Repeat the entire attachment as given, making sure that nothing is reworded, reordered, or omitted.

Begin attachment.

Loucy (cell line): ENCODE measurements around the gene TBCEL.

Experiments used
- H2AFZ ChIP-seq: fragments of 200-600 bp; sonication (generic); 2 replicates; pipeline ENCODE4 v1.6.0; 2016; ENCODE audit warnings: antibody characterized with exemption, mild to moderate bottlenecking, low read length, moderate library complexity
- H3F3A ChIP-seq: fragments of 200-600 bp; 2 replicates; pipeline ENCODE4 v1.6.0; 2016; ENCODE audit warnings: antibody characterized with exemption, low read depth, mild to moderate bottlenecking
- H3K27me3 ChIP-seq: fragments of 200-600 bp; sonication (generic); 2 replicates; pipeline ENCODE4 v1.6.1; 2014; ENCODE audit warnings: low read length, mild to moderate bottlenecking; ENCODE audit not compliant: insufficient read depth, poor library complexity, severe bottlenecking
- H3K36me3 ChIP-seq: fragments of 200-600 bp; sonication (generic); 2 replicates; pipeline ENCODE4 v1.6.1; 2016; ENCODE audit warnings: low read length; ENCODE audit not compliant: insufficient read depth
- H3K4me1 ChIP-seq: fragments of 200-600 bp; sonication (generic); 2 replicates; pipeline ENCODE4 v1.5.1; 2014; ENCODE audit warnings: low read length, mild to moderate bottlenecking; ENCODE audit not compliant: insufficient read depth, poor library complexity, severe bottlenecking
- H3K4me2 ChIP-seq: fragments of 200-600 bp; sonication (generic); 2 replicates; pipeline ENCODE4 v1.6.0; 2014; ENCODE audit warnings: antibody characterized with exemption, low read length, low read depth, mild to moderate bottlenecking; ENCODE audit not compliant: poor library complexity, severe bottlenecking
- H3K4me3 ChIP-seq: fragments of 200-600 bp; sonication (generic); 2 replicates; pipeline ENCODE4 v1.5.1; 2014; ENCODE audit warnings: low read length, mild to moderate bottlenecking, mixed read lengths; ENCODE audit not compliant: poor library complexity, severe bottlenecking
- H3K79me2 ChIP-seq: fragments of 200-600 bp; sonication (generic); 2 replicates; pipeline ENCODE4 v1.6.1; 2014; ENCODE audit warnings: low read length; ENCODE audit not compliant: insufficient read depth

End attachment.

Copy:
Loucy (cell line): ENCODE measurements around the gene TBCEL.

Experiments used
- H2AFZ ChIP-seq: fragments of 200-600 bp; sonication (generic); 2 replicates; pipeline ENCODE4 v1.6.0; 2016; ENCODE audit warnings: antibody characterized with exemption, mild to moderate bottlenecking, low read length, moderate library complexity
- H3F3A ChIP-seq: fragments of 200-600 bp; 2 replicates; pipeline ENCODE4 v1.6.0; 2016; ENCODE audit warnings: antibody characterized with exemption, low read depth, mild to moderate bottlenecking
- H3K27me3 ChIP-seq: fragments of 200-600 bp; sonication (generic); 2 replicates; pipeline ENCODE4 v1.6.1; 2014; ENCODE audit warnings: low read length, mild to moderate bottlenecking; ENCODE audit not compliant: insufficient read depth, poor library complexity, severe bottlenecking
- H3K36me3 ChIP-seq: fragments of 200-600 bp; sonication (generic); 2 replicates; pipeline ENCODE4 v1.6.1; 2016; ENCODE audit warnings: low read length; ENCODE audit not compliant: insufficient read depth
- H3K4me1 ChIP-seq: fragments of 200-600 bp; sonication (generic); 2 replicates; pipeline ENCODE4 v1.5.1; 2014; ENCODE audit warnings: low read length, mild to moderate bottlenecking; ENCODE audit not compliant: insufficient read depth, poor library complexity, severe bottlenecking
- H3K4me2 ChIP-seq: fragments of 200-600 bp; sonication (generic); 2 replicates; pipeline ENCODE4 v1.6.0; 2014; ENCODE audit warnings: antibody characterized with exemption, low read length, low read depth, mild to moderate bottlenecking; ENCODE audit not compliant: poor library complexity, severe bottlenecking
- H3K4me3 ChIP-seq: fragments of 200-600 bp; sonication (generic); 2 replicates; pipeline ENCODE4 v1.5.1; 2014; ENCODE audit warnings: low read length, mild to moderate bottlenecking, mixed read lengths; ENCODE audit not compliant: poor library complexity, severe bottlenecking
- H3K79me2 ChIP-seq: fragments of 200-600 bp; sonication (generic); 2 replicates; pipeline ENCODE4 v1.6.1; 2014; ENCODE audit warnings: low read length; ENCODE audit not compliant: insufficient read depth